“It’s almost like we’re guaranteeing that they’ll finish with all of these employable skills,” he stated. “We could be setting people up for debt and failure, with no security blanket afterwards.”

He believes high schools should better delineate how different college will be, and that “we aren’t stressing enough that this debt won’t go away.

“A lot of students should work first, instead of taking on thousands of dollars of debt as 18-year-olds that could ruin them. If they’re not ready to understand what they’re signing on for, they’re not ready for college.”

Even those who do graduate often have mountains of debt and no guarantees. As Bloomberg reported last year, ”Unemployment among [recent graduates] 25- to 34-years old rose to 6.6 percent in July, exceeding the 6.2 percent rate for all groups.”

And according to TIME last September, “student loan debt, unlike any other type of loan, cannot be forgiven under any circumstances, including bankruptcy or death. Americans who die with student loans often pass on that debt to surviving family members.”

Incredibly, the Government Accountability Office stated that among people over 65, ”outstanding federal student debt … grew from about $2.8 billion in 2005 to about $18.2 billion in 2013.” And social security benefits are garnished for those carrying this debt.

To ameliorate this, Sen. Elizabeth Warren introduced the “Bank on Students Emergency Loan Refinancing Act,” which would cut interest rates on existing loans. On, Warren explained, “Student debt is keeping borrowers from buying homes, moving out on their own, buying cars, and opening small businesses.”

At a time when we desperately need young investment in Erie, this perspective is particularly alarming.

Despite ubiquitous low interest rates — especially for big banks — student loan rates remain cripplingly high. But as Warren clarified, “higher [student loan] interest rates are producing billions of dollars in profits for the government. According to the Government Accountability Office, just one slice of the loans – those from 2007 to 2012 – will produce $66 billion.” Unsurprisingly, “Bank on Students,” funded by taxing millionaires, has been blocked from a vote by Senate Republicans.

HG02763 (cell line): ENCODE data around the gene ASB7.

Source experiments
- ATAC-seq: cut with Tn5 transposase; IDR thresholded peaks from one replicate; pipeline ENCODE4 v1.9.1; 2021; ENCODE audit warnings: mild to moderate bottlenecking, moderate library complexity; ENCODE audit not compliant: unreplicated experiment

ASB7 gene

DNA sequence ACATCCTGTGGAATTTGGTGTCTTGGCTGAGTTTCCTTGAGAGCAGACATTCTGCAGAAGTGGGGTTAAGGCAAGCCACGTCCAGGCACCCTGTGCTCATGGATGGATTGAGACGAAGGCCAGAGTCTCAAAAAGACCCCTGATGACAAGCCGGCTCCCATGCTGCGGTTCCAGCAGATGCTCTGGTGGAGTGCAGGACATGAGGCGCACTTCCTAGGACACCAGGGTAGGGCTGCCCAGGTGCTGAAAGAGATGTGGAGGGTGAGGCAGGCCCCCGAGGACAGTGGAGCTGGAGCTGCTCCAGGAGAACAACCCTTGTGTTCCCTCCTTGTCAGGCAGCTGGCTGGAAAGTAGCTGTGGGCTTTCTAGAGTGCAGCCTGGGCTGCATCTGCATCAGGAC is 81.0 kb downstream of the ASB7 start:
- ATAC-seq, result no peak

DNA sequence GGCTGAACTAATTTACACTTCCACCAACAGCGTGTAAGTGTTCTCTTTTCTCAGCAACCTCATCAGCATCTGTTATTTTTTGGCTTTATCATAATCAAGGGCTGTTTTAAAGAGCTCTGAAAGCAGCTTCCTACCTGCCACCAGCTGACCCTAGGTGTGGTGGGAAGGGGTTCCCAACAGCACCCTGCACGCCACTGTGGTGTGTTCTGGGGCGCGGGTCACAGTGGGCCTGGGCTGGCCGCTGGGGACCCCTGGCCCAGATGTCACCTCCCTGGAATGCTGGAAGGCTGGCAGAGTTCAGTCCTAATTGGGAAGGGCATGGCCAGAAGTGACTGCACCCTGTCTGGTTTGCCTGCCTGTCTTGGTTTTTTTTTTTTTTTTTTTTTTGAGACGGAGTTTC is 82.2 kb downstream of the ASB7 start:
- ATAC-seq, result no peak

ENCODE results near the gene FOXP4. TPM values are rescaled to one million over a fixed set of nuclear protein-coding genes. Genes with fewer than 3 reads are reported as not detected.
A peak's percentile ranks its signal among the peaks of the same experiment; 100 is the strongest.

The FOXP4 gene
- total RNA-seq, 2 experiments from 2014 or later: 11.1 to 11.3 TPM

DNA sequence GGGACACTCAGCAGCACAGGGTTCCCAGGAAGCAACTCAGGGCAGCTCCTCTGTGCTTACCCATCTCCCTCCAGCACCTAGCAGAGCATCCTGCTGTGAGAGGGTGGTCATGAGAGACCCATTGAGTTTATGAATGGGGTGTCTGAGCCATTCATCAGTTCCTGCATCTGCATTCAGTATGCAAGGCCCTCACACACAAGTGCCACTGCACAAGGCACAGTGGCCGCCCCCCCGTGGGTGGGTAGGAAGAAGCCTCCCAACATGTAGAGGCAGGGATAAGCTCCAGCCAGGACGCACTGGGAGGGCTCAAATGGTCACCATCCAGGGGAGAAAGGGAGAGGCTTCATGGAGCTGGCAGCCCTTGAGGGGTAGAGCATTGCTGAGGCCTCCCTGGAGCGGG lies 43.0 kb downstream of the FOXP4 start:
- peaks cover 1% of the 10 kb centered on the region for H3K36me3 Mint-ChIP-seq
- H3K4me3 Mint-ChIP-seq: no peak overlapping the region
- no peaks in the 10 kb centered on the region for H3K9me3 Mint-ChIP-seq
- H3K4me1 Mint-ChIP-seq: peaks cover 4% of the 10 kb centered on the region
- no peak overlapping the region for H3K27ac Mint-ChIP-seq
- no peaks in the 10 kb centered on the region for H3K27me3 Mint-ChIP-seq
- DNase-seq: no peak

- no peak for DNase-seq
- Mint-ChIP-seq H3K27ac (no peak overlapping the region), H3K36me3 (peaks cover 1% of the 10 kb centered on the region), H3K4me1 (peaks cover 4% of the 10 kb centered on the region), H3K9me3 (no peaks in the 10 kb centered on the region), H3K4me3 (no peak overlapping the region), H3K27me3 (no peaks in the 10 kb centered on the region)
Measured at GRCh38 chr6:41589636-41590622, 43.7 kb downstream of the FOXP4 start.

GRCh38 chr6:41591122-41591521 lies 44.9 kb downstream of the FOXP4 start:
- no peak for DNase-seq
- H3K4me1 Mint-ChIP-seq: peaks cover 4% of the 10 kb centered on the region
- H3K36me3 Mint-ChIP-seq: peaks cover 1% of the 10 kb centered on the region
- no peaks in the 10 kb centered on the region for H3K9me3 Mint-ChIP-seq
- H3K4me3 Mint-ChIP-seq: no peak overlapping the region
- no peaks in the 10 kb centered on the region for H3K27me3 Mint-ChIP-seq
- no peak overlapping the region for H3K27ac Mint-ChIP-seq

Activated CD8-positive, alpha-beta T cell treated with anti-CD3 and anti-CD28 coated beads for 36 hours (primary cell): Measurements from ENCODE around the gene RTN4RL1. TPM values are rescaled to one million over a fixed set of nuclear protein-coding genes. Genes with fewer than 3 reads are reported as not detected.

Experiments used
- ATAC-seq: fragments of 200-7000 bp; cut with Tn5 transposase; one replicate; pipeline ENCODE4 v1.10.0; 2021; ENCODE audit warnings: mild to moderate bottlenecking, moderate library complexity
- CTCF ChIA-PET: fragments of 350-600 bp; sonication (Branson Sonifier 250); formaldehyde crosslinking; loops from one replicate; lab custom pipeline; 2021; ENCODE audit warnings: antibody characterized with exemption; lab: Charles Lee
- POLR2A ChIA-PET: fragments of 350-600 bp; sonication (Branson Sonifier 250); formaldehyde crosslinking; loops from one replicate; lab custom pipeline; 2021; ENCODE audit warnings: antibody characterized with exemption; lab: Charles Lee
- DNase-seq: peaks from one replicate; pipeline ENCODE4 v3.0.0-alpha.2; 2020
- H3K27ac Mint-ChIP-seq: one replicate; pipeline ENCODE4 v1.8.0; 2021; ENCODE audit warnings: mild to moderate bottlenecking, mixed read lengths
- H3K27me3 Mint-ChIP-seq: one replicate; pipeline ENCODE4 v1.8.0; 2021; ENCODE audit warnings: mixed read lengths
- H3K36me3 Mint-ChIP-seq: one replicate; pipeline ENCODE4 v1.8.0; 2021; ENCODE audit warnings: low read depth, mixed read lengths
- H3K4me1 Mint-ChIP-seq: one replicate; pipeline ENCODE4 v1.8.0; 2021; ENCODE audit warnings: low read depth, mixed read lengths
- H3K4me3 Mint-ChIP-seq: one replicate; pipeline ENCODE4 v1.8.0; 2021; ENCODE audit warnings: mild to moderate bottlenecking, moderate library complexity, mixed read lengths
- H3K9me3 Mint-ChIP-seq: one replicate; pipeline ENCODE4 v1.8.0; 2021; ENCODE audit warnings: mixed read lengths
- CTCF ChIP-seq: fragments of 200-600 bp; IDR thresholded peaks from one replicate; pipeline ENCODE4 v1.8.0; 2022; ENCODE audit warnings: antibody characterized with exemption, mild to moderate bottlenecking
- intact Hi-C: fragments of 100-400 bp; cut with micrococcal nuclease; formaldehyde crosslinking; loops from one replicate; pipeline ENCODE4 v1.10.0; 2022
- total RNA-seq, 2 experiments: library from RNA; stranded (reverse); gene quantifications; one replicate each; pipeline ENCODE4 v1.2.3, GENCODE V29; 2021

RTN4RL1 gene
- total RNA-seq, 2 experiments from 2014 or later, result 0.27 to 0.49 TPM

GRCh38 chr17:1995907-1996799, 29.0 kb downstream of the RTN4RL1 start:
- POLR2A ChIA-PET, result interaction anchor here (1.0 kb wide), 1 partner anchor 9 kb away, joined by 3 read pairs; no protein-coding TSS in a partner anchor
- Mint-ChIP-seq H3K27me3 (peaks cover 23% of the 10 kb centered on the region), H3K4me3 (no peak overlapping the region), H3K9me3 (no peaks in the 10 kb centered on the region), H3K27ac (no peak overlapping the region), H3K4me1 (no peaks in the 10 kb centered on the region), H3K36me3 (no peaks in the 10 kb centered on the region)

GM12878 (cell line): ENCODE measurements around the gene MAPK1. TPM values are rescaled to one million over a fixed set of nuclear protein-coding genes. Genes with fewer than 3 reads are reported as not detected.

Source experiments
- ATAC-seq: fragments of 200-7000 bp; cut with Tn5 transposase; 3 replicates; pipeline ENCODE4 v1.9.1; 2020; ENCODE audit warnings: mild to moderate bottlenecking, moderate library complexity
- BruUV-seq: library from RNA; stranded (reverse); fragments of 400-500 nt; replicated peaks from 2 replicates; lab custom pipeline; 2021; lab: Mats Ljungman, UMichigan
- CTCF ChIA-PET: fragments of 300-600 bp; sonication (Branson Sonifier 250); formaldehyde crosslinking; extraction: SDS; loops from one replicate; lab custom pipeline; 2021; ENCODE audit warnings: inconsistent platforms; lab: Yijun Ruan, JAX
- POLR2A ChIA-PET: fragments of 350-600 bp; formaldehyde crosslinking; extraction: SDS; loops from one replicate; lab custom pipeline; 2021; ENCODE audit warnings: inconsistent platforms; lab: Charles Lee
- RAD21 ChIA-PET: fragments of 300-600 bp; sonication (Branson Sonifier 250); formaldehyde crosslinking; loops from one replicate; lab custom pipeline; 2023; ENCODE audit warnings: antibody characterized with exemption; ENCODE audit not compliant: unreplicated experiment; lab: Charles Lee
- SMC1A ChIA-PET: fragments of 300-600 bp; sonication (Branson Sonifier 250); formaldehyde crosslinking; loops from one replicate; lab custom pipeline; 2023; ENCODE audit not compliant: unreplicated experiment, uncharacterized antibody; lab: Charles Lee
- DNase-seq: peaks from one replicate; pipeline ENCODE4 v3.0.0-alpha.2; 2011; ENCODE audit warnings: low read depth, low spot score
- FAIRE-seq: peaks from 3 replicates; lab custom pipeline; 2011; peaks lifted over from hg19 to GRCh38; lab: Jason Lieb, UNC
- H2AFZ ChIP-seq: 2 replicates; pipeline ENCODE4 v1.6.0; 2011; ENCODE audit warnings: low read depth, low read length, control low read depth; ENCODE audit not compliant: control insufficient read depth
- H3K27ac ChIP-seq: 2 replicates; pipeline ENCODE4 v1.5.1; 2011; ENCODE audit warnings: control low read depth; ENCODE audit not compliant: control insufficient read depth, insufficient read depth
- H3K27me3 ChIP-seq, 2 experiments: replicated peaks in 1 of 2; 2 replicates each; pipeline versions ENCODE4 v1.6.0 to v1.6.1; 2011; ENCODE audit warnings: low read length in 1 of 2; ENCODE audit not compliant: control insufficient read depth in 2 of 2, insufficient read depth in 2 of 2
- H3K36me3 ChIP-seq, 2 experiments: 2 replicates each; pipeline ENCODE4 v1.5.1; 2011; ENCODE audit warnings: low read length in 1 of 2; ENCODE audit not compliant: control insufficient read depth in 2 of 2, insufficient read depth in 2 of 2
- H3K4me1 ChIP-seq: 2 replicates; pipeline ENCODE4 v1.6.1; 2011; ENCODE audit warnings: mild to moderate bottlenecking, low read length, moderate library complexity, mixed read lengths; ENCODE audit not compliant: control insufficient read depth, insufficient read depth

Warren defined the issue as “a question of values. Should we continue to support millionaires and billionaires, carefully protecting the loopholes that let people earning more than a million dollars a year pay tax rates lower than middle class families? Or do we spend the same money to support young people who borrowed money to go to school?”

Perhaps we’ve grown so accustomed to our country kowtowing to the One Percent that we’re blind to this skewed status quo. Perhaps we’ve forgotten what — or whom — higher education is for.

Robert Fuller summarized, “Of course, there’s a reason that things are as they are. There is always a reason, one which seems cogent enough until suddenly it does not.”

Are we there yet? Are we ready to admit that higher ed needs an overhaul? That we all have the power to inspire this overhaul? That because thriving higher ed institutions potentially provide countless assets to their surrounding communities, our attention is energy well spent?

Wendell Berry said, “A proper education enables young people to put their lives in order, which means knowing what things are more important than other things; it means putting first things first.”

Let’s all take a deep breath and ask what we want from our educational systems. Let’s educate for posterity, not just prosperity. Let’s be willing to put first things first.

Katie Chriest can be contacted at